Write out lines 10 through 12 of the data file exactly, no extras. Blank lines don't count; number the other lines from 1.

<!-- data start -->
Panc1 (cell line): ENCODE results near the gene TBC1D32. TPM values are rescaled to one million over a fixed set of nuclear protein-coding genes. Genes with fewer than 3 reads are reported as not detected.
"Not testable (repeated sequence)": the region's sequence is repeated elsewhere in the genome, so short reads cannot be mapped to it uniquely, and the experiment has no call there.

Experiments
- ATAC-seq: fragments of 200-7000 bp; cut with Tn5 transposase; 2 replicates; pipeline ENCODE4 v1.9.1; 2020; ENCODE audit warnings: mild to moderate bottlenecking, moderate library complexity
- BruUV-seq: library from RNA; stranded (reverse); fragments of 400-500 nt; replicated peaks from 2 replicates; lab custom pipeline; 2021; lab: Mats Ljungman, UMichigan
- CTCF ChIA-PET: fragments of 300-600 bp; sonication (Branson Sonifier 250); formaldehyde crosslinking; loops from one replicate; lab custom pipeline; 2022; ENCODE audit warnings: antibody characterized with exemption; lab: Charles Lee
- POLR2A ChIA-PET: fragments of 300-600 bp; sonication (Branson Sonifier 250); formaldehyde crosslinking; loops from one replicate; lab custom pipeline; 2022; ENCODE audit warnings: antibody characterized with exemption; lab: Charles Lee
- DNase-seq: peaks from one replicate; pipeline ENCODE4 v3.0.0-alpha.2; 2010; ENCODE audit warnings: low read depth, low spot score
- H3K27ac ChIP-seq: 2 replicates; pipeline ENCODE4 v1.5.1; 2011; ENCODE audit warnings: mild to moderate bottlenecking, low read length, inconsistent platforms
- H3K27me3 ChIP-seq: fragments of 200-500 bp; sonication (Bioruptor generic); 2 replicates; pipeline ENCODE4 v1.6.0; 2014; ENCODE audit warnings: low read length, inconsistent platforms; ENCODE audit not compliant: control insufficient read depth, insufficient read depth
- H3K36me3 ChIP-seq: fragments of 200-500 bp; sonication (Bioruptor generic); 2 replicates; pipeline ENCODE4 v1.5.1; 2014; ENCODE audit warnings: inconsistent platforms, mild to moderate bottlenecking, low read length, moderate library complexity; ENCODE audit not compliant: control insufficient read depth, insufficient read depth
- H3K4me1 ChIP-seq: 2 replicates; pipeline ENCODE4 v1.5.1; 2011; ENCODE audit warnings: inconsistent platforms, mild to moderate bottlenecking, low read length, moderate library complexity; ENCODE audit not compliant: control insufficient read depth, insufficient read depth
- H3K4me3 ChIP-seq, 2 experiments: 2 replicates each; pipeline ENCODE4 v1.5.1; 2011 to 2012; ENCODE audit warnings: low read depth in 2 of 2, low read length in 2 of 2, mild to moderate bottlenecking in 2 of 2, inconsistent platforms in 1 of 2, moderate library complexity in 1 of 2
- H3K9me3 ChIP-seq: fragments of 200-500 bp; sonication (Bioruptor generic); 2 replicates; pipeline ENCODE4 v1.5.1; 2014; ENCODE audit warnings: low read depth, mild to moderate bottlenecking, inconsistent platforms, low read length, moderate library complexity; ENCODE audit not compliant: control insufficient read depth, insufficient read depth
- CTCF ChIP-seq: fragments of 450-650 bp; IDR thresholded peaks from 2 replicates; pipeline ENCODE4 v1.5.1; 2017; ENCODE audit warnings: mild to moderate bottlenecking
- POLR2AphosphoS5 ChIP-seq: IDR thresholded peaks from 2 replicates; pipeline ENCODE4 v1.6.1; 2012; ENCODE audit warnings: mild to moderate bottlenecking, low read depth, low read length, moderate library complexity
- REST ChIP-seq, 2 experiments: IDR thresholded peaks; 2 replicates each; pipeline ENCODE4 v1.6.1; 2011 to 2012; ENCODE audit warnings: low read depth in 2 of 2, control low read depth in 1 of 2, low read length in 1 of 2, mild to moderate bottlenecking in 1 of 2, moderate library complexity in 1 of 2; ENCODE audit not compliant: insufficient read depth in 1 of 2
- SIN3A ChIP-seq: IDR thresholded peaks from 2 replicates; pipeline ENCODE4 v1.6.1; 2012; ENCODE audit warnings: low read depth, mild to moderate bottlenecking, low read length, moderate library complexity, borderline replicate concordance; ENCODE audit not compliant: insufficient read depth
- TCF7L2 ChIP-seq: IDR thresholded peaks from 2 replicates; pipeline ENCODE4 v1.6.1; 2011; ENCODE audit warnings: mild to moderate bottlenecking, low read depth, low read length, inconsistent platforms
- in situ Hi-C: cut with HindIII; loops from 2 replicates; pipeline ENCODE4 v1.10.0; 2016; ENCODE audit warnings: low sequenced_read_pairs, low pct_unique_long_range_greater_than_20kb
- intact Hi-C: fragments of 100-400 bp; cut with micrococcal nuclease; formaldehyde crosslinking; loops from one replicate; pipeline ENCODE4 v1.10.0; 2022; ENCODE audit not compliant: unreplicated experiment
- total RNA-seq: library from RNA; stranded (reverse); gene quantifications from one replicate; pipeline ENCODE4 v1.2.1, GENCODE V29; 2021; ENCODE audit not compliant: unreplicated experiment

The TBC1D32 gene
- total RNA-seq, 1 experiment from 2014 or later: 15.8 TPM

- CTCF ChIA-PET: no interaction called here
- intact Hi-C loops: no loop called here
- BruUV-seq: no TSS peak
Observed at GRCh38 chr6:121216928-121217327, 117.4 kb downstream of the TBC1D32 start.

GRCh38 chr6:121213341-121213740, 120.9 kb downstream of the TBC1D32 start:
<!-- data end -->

- H3K27me3 ChIP-seq: fragments of 200-500 bp; sonication (Bioruptor generic); 2 replicates; pipeline ENCODE4 v1.6.0; 2014; ENCODE audit warnings: low read length, inconsistent platforms; ENCODE audit not compliant: control insufficient read depth, insufficient read depth
- H3K36me3 ChIP-seq: fragments of 200-500 bp; sonication (Bioruptor generic); 2 replicates; pipeline ENCODE4 v1.5.1; 2014; ENCODE audit warnings: inconsistent platforms, mild to moderate bottlenecking, low read length, moderate library complexity; ENCODE audit not compliant: control insufficient read depth, insufficient read depth
- H3K4me1 ChIP-seq: 2 replicates; pipeline ENCODE4 v1.5.1; 2011; ENCODE audit warnings: inconsistent platforms, mild to moderate bottlenecking, low read length, moderate library complexity; ENCODE audit not compliant: control insufficient read depth, insufficient read depth